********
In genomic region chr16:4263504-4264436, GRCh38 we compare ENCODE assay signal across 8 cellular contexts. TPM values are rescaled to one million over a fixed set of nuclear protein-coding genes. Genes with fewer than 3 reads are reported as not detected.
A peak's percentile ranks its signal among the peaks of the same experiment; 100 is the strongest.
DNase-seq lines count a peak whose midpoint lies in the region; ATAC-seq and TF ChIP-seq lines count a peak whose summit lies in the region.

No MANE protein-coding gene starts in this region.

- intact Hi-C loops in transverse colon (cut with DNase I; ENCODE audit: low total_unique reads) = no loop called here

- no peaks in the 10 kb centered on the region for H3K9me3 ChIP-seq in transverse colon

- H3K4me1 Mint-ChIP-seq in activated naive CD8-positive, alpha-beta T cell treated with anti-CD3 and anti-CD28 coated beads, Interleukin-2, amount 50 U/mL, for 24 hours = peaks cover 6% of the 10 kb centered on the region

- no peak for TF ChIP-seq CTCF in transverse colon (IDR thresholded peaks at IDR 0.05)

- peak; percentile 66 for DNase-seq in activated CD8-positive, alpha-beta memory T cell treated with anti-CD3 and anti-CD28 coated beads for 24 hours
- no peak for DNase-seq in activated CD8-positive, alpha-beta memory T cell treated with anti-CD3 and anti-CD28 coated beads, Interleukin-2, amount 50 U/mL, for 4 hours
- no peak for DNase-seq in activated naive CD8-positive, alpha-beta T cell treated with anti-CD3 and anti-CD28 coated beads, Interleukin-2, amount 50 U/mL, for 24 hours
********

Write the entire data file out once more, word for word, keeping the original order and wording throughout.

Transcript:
In genomic region chr16:4263504-4264436, GRCh38 we compare ENCODE assay signal across 8 cellular contexts. TPM values are rescaled to one million over a fixed set of nuclear protein-coding genes. Genes with fewer than 3 reads are reported as not detected.
A peak's percentile ranks its signal among the peaks of the same experiment; 100 is the strongest.
DNase-seq lines count a peak whose midpoint lies in the region; ATAC-seq and TF ChIP-seq lines count a peak whose summit lies in the region.

No MANE protein-coding gene starts in this region.

- intact Hi-C loops in transverse colon (cut with DNase I; ENCODE audit: low total_unique reads) = no loop called here

- no peaks in the 10 kb centered on the region for H3K9me3 ChIP-seq in transverse colon

- H3K4me1 Mint-ChIP-seq in activated naive CD8-positive, alpha-beta T cell treated with anti-CD3 and anti-CD28 coated beads, Interleukin-2, amount 50 U/mL, for 24 hours = peaks cover 6% of the 10 kb centered on the region

- no peak for TF ChIP-seq CTCF in transverse colon (IDR thresholded peaks at IDR 0.05)

- peak; percentile 66 for DNase-seq in activated CD8-positive, alpha-beta memory T cell treated with anti-CD3 and anti-CD28 coated beads for 24 hours
- no peak for DNase-seq in activated CD8-positive, alpha-beta memory T cell treated with anti-CD3 and anti-CD28 coated beads, Interleukin-2, amount 50 U/mL, for 4 hours
- no peak for DNase-seq in activated naive CD8-positive, alpha-beta T cell treated with anti-CD3 and anti-CD28 coated beads, Interleukin-2, amount 50 U/mL, for 24 hours